Academic study of how contending political groups do—or do not—leverage digital media in their quests to recruit support and members.
Focusing on the workers rights movement in the battleground state of North Carolina, documentary filmmaker and sociologist Schradie points out a great gulf in technological sophistication between left and right, with the former “having belatedly awoken to the notion that they were on the wrong side of a digital political divide that they weren’t even aware existed.” Part of the problem, writes the author in a book likely to appeal most to sociologists and aspiring digital activists, is that many working-class labor activists have neither the interest nor the resources required to master social media even as conservative activists manage to form themselves into “hierarchical organizations” with the money to buy computers and the people committed to getting their message out. Thus, Schradie suggests, the image the words “digital activist” should conjure is not of a left-wing student or labor activist but instead a well-heeled think-tank denizen or technologically adept tea party member. Though the latter groups tend to be well-funded, it’s not only money that carries the day; it’s that very hierarchical organization that seems central. Moreover, as Schradie observes, the decline of traditional journalism has come in an atmosphere in which rightward organizations such as Fox News and Breitbart have filled the vacuum even as left-leaning publications have struggled to find space in the cybersphere and funding to permit them to compete. “As a result,” she notes, “digital evangelists were able to spread their anti-government message in sync with the convergence and ascent of social media, conservative news, and the Christian right.” If they are to compete, leftist activists must do more to gain access to media and attain the skills necessary to put out a coherent message; if not, the gulf will only grow.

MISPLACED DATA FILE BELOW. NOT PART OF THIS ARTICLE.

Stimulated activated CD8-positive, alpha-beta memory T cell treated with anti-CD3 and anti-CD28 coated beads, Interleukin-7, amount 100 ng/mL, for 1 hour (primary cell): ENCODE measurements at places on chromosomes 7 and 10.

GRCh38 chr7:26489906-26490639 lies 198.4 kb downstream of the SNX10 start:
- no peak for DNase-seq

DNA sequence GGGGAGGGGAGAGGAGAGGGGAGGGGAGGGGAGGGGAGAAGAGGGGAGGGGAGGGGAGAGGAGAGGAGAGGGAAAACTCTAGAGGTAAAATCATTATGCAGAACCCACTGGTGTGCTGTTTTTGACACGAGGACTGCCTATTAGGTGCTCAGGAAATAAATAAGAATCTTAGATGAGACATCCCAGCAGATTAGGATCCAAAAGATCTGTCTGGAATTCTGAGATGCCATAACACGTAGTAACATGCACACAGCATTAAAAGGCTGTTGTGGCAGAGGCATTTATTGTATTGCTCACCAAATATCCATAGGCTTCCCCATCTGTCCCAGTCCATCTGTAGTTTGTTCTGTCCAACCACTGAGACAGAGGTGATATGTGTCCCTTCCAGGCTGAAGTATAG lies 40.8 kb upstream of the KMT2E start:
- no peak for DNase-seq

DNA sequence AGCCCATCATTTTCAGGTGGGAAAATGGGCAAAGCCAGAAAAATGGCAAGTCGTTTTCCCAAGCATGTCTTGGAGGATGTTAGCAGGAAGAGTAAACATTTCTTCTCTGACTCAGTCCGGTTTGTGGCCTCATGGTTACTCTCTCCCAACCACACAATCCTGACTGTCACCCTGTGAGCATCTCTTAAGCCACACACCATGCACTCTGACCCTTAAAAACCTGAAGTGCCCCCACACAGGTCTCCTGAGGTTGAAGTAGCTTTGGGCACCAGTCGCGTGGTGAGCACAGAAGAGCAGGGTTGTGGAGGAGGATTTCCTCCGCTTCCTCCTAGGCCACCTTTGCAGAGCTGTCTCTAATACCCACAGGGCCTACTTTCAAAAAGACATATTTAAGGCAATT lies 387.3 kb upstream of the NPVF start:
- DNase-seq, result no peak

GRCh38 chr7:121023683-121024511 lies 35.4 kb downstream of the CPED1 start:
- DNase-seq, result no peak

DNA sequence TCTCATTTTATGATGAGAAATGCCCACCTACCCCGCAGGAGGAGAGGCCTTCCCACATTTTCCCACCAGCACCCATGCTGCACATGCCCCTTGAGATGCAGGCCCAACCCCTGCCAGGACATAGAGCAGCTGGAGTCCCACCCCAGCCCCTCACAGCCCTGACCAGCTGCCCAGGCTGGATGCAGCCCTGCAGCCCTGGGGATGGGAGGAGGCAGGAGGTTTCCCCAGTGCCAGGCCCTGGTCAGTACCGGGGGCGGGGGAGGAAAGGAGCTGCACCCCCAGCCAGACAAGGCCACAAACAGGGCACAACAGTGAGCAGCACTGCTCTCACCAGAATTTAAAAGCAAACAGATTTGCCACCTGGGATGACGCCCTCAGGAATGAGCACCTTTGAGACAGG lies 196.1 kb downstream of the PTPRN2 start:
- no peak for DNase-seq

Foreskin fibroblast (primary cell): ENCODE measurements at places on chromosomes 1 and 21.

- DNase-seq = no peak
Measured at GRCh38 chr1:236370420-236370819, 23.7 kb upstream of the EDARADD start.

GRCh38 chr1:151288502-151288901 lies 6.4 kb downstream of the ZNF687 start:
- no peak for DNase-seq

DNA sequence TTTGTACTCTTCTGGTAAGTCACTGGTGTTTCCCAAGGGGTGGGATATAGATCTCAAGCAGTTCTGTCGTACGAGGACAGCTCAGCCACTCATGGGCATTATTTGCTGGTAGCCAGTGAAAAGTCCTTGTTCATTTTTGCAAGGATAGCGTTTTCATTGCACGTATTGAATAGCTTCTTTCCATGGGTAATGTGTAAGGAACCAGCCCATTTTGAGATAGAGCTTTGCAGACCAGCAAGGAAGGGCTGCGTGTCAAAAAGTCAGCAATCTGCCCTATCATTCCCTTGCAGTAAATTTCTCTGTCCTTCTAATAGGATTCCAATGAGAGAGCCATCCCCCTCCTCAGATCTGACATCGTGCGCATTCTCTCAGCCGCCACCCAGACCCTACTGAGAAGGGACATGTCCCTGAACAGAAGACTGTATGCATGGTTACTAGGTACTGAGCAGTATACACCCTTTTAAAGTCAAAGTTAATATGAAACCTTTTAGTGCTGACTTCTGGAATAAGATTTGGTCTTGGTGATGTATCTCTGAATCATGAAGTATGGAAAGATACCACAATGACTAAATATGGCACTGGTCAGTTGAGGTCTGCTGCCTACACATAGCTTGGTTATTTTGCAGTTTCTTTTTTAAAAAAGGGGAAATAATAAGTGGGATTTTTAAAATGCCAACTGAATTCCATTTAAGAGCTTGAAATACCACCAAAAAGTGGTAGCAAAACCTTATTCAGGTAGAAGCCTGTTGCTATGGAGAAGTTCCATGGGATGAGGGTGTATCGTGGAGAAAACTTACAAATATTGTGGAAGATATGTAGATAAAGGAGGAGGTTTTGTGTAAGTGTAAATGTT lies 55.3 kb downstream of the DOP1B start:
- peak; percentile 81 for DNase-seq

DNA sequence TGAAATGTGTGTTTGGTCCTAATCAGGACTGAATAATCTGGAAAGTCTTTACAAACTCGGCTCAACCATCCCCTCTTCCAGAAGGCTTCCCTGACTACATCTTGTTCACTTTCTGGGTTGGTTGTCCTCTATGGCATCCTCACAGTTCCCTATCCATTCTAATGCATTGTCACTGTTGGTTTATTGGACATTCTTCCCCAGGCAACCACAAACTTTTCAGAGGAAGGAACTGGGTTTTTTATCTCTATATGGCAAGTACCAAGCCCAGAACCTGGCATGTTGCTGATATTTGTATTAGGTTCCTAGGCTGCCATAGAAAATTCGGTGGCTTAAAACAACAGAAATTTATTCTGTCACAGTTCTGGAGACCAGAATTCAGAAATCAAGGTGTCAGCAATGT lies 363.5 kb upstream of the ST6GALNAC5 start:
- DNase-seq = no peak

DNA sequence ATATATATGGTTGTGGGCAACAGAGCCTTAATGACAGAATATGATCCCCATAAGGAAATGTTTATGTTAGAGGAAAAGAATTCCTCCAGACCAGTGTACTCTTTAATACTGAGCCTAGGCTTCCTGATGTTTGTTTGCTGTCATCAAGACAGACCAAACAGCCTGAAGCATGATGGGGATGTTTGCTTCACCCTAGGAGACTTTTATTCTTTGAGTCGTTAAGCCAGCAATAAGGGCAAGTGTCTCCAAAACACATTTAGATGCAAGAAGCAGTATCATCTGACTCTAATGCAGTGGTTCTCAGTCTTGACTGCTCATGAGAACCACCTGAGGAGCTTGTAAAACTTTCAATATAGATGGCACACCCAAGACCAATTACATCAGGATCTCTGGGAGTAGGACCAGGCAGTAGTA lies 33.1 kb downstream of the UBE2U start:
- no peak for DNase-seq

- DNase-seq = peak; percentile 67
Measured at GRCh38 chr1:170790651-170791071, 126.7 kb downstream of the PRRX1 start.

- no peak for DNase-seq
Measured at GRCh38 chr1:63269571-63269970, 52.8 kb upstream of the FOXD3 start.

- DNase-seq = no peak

A rather arid but useful work in the sociology of political communication.